A European Withholding Tax framework  
2021/2097(INI) - 01/02/2022  

The Committee on Economic and Monetary Affairs adopted an own-initiative report by Pedro MARQUES (S&D, PT) on a European withholding tax framework.

Withholding taxes can reduce the risk of tax fraud and evasion. They represent a source of revenue for Member States to finance public expenditure and are an effective tool to ensure a domestic tax base and to combat profit shifting to low-tax jurisdictions.

Despite efforts, the withholding tax system has remained largely fragmented between Member States in terms of rates and relief procedures, which has created loopholes and legal uncertainty. Moreover, the current system is abused to shift profits, allows aggressive tax planning and creates the undesirable effect of double taxation.

Putting an end to profit shifting practices

Members recalled that withholding taxes can be a defensive measure taken by Member States against countries on the EU list of non-cooperative countries and territories for tax purposes. They called on the Commission consider presenting a legislative proposal that strengthens coordinated defensive measures against countries on the list. In this respect, they stressed that consideration should also be given to the implementation of the G20/OECD agreement on a two-pillar reform, including a global effective minimum tax rate.

The Commission is invited to present a legislative proposal to apply an EU-wide withholding tax to ensure that profits generated within the EU are taxed at least once before they leave its territory.

The Commission and the Members are called on to put in place a common, standardised withholding tax framework that reduces complexity for investors, curbs treaty shopping and ensures that all relevant dividends, interest, capital gains, royalty payments, professional service payments and contractual payments generated within the EU are taxed at an effective rate.

Members noted that the absence of an effective minimum tax rate on dividend payments to shareholders has created an environment that may encourage tax evasion. They called on the Commission to analyse this issue and assess the best legislative options to address it, including the possibility of revising the Parent-Subsidiary Directive.

Stepping up the fight against dividend arbitrage

Members pointed out that the cum-ex and cum-cum schemes both involve reclaims of dividend withholding tax to which the beneficiaries were not entitled and are estimated to have imposed a total cost to taxpayers of about EUR 140 billion between 2000 and 2020.

The report called on the Commission to assess possible solutions to tackle such schemes, in particular the possibility of linking tax reclaims to the underlying dividend distribution, including by means of a unique identifier and/or by making a single entity in each Member State responsible for collecting the withholding tax and issuing the corresponding tax certificate in order to ensure that multiple tax reclaims cannot be made for the same distribution and that tax administrations can easily detect any abuse of refund procedures.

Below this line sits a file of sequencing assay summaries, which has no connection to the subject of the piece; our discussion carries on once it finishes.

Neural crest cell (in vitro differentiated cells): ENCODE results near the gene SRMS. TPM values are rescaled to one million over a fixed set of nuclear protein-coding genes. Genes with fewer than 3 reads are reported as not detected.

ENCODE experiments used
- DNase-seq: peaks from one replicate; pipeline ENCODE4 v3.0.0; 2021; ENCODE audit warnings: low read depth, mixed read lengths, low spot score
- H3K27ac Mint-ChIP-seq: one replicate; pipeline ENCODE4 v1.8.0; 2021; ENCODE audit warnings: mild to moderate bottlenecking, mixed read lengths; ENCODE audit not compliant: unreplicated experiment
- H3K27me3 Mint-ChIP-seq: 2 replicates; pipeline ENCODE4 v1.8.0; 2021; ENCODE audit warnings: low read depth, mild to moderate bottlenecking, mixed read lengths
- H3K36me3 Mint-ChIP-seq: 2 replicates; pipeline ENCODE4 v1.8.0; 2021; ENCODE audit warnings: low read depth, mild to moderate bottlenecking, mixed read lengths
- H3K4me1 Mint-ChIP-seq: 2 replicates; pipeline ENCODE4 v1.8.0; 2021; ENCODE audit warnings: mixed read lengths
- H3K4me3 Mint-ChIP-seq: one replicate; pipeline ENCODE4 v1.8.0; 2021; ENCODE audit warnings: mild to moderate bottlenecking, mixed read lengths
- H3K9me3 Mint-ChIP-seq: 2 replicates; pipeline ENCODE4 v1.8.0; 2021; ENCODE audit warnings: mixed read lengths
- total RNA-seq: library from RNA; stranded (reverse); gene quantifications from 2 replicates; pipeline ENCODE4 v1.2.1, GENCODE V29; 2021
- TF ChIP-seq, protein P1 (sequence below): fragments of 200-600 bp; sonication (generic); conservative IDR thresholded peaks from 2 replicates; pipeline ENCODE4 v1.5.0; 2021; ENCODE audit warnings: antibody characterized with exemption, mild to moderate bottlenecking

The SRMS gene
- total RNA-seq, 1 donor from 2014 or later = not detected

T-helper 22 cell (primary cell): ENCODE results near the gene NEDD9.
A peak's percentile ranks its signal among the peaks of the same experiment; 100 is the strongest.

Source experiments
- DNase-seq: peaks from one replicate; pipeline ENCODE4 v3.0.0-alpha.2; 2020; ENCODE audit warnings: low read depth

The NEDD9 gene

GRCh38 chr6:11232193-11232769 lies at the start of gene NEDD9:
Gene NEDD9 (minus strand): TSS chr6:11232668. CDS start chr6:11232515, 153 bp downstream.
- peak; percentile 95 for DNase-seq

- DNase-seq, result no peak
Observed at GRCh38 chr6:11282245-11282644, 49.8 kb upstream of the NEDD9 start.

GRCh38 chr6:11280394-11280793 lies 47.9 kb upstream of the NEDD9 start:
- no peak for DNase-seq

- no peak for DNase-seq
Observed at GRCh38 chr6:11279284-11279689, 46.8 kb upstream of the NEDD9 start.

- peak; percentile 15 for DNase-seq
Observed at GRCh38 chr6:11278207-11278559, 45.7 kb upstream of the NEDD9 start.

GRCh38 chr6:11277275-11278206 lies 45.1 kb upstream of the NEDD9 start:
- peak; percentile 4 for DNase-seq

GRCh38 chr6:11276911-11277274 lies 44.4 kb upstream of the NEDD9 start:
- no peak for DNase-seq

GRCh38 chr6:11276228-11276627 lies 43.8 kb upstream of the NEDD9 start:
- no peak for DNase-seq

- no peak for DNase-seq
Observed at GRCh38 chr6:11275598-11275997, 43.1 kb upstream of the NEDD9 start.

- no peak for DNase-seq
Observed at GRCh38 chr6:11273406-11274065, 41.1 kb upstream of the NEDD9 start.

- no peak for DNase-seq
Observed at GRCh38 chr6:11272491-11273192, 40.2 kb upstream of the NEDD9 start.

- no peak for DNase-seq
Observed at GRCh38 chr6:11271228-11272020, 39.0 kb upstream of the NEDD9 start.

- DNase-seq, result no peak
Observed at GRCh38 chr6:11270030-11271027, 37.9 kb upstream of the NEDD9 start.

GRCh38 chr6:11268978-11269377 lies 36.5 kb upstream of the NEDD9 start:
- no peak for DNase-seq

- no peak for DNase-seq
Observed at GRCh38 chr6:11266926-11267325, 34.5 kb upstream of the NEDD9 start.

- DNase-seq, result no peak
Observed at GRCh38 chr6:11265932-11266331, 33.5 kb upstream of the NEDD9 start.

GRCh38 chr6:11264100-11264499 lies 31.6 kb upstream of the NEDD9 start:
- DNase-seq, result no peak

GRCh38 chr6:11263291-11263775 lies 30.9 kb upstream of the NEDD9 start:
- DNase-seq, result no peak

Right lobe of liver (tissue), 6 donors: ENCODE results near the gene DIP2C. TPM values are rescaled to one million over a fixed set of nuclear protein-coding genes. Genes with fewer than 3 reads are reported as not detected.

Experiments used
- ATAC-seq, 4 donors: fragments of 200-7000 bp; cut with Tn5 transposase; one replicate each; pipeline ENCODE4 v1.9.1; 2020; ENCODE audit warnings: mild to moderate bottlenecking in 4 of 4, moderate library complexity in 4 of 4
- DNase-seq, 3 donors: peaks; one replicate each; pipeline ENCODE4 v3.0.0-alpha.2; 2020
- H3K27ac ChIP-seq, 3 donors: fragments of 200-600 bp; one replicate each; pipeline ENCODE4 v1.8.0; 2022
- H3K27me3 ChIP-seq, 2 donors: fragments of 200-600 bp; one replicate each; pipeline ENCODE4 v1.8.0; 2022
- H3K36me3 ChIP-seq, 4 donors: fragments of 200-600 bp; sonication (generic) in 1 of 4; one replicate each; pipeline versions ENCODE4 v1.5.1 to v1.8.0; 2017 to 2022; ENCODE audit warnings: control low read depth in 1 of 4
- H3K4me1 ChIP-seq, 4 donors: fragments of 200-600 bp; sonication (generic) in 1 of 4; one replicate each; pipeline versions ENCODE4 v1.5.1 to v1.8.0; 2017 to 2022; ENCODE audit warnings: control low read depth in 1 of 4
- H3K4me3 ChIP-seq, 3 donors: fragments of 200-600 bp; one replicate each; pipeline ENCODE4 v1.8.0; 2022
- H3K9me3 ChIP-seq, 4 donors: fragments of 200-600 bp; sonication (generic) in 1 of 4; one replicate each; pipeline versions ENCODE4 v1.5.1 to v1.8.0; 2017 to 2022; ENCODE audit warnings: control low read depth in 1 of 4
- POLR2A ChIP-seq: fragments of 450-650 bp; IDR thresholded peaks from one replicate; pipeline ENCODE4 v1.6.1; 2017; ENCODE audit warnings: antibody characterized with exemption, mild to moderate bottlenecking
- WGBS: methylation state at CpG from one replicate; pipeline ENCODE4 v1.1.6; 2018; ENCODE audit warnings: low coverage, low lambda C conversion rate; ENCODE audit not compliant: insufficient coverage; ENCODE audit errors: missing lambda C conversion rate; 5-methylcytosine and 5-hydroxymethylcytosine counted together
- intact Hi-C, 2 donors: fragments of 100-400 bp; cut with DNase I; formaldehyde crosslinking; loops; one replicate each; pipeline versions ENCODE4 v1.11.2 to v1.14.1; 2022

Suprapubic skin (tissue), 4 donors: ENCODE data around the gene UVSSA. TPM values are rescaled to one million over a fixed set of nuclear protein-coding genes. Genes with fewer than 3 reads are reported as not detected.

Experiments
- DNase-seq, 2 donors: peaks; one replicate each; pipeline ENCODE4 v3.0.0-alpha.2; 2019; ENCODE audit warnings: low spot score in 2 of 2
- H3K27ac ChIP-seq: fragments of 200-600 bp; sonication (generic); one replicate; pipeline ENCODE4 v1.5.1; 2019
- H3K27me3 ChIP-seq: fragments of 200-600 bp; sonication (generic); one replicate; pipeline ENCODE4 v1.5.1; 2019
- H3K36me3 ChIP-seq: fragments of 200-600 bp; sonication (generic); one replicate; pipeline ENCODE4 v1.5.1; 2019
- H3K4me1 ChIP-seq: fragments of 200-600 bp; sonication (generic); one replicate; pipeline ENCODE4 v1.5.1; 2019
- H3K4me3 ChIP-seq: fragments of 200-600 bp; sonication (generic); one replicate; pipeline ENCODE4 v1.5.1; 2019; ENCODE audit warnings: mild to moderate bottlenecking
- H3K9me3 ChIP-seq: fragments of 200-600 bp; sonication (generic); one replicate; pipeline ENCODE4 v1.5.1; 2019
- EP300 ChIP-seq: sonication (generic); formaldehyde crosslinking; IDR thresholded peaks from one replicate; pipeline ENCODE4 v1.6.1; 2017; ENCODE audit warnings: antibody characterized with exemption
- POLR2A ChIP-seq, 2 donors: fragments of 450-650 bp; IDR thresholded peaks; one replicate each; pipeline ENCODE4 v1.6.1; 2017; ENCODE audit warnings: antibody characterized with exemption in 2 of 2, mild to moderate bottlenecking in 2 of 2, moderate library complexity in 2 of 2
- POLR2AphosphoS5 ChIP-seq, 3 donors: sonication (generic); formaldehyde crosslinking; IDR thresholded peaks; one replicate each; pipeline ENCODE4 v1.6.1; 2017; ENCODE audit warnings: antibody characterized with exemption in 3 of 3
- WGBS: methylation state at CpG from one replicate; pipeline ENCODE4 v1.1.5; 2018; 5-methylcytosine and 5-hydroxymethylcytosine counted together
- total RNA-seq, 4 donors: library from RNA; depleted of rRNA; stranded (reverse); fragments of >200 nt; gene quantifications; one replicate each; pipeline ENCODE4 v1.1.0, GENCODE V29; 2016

The Commission is called on to:

- analyse whether the Market Abuse Regulation has been breached and consider whether it needs to be amended;

- propose measures to strengthen cooperation and mutual assistance between tax authorities, financial market supervisors and, where appropriate, law enforcement bodies in detecting and prosecuting withholding tax reclaim schemes;

- develop appropriate measures to prevent the role of intermediaries in facilitating tax abuse and tax evasion;

- extend the mandatory exchange of information to dividend arbitrage schemes and all information on capital gains, including the granting of dividend and capital gains tax refunds.

Removing barriers to cross-border investments in the single market

Members welcomed the Commission’s intention to present, by the end of 2022, a proposal establishing a common and standardised system for withholding taxes, accompanied by a mechanism for the exchange of information and cooperation among tax administrations of Member States. They urged the Commission, with full respect for EU competences, to strive also to tackle divergences in withholding taxes in the EU.

The Commission is called on to:

- come forward with a common and standardised EU procedure for withholding tax refunds for all Member States;

- introduce as part of this harmonisation, rules on exemptions and deductions and a standardised format and process for reclaim requests, and to address the current lack of a uniform definition of ‘beneficial owner’, the lack of alignment of time periods for request and reclaim, and language barriers;

- take account of existing digital solutions in Member States, to assess how to leverage blockchain technologies to prevent tax evasion and avoidance, while fully respecting EU data protection rules, and to consider the establishment of a pilot project.

Members welcomed the Commission’s proposed option to establish a fully fledged common EU relief-at-source system, which could be a reliable solution in the long term.